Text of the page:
The Kurds Are Now Their Own Worst Enemies
Despite their declaration of self-rule in Syria, internal rivalries threaten the Kurds’ ascendency
By Ranj Alaaldin – Doctoral researcher at the London School of Economics & Political Science
Last Tuesday’s official announcement by a leading Syrian Kurdish rebel group that it intends to form a government in the Kurdish-dominated northeast of Syria signals the emergence of yet another autonomous Kurdish region, following in the footsteps of Iraqi Kurdistan where Kurds have enjoyed semi-autonomy since the 1990s.
The advent of the Syrian conflict saw Syria’s Kurds take control of the northeast after Turkey’s support for the Syrian opposition prompted Bashar Al-Assad to withdraw his forces from the region and allow the Kurds to take control of several towns and cities in July 2012.
Syria’s main Kurdish group, the Democratic Union Party (PYD), a sister organization of the Kurdistan Workers’ Party (PKK), which has fought the Turkish state for the past 30 years over territory and human rights, now constitutes the de facto government of the region. Its announcement on Tuesday included plans to create a parliament of 82 members elected from three districts across the region, which will each have their own local assemblies. The plan is due to be implemented within six months.
The rise of the PYD has prompted concerns in Ankara that it may strengthen the hand of the PKK and that it might encourage Turkey’s own Kurds to pursue a similar territorial status. Ankara’s misfire is symptomatic of both Turkey’s realist foreign policy toward the Arab Spring—one based around picking and choosing groups in the region that it believed could best serve Turkish interests—and the mismanagement of that foreign policy. In the case of the latter, it was Turkey’s unconditional support for the Arab-led opposition in Syria and its failure to accommodate the Kurds in its plans for the region that has seen the Kurds make their mark on both the Syrian state and the broader region.
Assad’s carte blanche allowed the PYD to establish checkpoints and educational and healthcare services, thus entrenching its dominance and influence. Formed only in 2003, the group has a well-trained and armed group of fighters known as the People’s Protection Units.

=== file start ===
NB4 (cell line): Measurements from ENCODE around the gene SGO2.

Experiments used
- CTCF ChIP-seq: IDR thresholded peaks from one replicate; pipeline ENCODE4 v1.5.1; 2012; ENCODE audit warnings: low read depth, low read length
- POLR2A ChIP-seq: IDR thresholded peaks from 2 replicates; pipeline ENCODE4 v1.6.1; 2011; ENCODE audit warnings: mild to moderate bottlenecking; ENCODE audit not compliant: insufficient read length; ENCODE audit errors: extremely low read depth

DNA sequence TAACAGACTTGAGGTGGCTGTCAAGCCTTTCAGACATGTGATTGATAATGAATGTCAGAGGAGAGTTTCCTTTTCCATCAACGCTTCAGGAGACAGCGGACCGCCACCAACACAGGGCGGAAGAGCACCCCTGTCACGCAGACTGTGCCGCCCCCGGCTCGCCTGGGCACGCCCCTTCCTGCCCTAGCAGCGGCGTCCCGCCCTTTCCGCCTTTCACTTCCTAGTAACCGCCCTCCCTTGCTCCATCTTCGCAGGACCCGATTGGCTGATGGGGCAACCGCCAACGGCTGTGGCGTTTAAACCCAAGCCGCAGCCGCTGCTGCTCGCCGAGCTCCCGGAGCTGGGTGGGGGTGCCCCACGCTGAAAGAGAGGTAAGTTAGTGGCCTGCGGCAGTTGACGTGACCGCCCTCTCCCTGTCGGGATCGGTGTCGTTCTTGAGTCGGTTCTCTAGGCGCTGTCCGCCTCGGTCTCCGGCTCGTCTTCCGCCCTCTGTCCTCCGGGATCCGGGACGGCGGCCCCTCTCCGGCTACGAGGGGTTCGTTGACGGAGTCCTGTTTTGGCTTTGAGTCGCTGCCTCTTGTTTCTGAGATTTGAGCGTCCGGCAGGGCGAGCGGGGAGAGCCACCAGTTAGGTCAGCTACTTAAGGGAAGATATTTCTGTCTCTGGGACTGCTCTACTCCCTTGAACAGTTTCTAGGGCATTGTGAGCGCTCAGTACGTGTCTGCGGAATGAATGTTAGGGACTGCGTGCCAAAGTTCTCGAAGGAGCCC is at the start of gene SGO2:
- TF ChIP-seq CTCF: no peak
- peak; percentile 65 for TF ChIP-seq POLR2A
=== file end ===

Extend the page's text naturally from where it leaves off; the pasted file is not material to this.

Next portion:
The ascent of the Kurds and their territorial expansion in the region means that the composition of both the Syrian and Iraqi state may be re-configured, particularly as Iraq’s Sunni Arabs edge closer to accepting federalism and the creation of a so-called Sunni autonomous region. This could alter the shape of the Middle East as a whole, something that remains a distant but not improbable reality.
Yet, the underlying weakness in the Kurdish cause on the regional front remains one of division. Rivalries cutting across the region persist between Kurdish parties and movements. Iraqi Kurdistan’s main party, the Kurdistan Democratic Party (KDP) has, for example, supported Syrian Kurdish fighters, but its influence has been limited because of its historic rivalry with the PKK and the dominance of the group in Syria. The two sides fought each other in the 1990s.
To counter the PYD influence, Turkey, alongside the KDP, has tried to embolden PYD rival groups like the Kurdish National Council (KNC), a coalition of sixteen Syrian Kurdish parties that have competing ideological and political visions. However, the KNC has little legitimacy and representation in Syria. It has now fragmented, to the extent that it is nearly non-existent.
Despite the intra-Kurdish divisions and the uncertainties of the region, the Kurds will operate with increased leverage, particularly on the domestic front in Iraq and Syria.
Ranj Alaaldin is a doctoral researcher at the London School of Economics and Political Science, where he focuses on Iraq’s Kurds and Shi’a political mobilization. He is also a visiting scholar at Columbia University.